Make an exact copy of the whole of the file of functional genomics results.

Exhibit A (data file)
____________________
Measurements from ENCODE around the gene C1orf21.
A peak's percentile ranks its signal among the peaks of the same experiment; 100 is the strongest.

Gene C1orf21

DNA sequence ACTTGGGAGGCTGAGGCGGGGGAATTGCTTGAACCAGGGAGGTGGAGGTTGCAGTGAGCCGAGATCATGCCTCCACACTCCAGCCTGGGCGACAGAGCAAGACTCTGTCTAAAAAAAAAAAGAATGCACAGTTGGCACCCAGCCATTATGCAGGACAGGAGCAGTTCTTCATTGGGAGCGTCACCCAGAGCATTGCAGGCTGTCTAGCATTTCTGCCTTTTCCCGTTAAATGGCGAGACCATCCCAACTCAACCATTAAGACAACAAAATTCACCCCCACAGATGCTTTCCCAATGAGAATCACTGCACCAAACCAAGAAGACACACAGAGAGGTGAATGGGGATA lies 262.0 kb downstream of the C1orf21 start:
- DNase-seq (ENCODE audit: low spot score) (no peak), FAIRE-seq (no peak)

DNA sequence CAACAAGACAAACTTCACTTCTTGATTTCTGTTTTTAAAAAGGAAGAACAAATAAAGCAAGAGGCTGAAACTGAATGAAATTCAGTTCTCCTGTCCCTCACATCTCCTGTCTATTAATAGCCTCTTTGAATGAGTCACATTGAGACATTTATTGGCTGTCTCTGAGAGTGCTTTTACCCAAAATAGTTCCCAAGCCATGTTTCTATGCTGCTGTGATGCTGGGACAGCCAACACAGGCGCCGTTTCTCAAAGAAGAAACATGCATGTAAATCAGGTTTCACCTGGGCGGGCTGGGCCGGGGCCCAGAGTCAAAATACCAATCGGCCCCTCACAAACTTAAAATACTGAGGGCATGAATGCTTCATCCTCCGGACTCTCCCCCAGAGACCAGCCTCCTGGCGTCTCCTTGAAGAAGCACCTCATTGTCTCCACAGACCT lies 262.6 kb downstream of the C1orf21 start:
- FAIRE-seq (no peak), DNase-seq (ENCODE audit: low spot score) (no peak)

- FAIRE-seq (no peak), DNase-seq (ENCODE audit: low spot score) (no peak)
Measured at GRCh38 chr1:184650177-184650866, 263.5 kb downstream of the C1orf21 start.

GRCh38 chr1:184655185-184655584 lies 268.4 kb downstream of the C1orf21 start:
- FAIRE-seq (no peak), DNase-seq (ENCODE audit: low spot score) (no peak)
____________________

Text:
Measurements from ENCODE around the gene C1orf21.
A peak's percentile ranks its signal among the peaks of the same experiment; 100 is the strongest.

Gene C1orf21

DNA sequence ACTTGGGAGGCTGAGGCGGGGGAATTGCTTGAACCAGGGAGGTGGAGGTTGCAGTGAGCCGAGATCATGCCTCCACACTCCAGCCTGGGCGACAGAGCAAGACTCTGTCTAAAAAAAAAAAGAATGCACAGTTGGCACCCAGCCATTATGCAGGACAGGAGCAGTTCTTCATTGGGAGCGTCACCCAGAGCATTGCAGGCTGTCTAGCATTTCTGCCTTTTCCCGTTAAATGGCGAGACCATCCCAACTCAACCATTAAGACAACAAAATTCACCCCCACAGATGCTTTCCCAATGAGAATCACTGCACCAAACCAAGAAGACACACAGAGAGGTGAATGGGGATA lies 262.0 kb downstream of the C1orf21 start:
- DNase-seq (ENCODE audit: low spot score) (no peak), FAIRE-seq (no peak)

DNA sequence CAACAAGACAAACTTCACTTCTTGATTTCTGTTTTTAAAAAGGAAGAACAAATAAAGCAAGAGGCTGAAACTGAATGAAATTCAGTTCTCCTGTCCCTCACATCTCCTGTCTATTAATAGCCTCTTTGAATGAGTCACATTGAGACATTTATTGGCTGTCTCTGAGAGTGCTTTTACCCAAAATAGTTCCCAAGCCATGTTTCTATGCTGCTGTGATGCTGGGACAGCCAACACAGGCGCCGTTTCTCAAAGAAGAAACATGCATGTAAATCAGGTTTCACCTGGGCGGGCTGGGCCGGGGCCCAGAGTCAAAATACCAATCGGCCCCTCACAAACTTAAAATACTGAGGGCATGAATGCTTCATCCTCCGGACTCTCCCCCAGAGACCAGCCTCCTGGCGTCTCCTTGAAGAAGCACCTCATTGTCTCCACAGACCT lies 262.6 kb downstream of the C1orf21 start:
- FAIRE-seq (no peak), DNase-seq (ENCODE audit: low spot score) (no peak)

- FAIRE-seq (no peak), DNase-seq (ENCODE audit: low spot score) (no peak)
Measured at GRCh38 chr1:184650177-184650866, 263.5 kb downstream of the C1orf21 start.

GRCh38 chr1:184655185-184655584 lies 268.4 kb downstream of the C1orf21 start:
- FAIRE-seq (no peak), DNase-seq (ENCODE audit: low spot score) (no peak)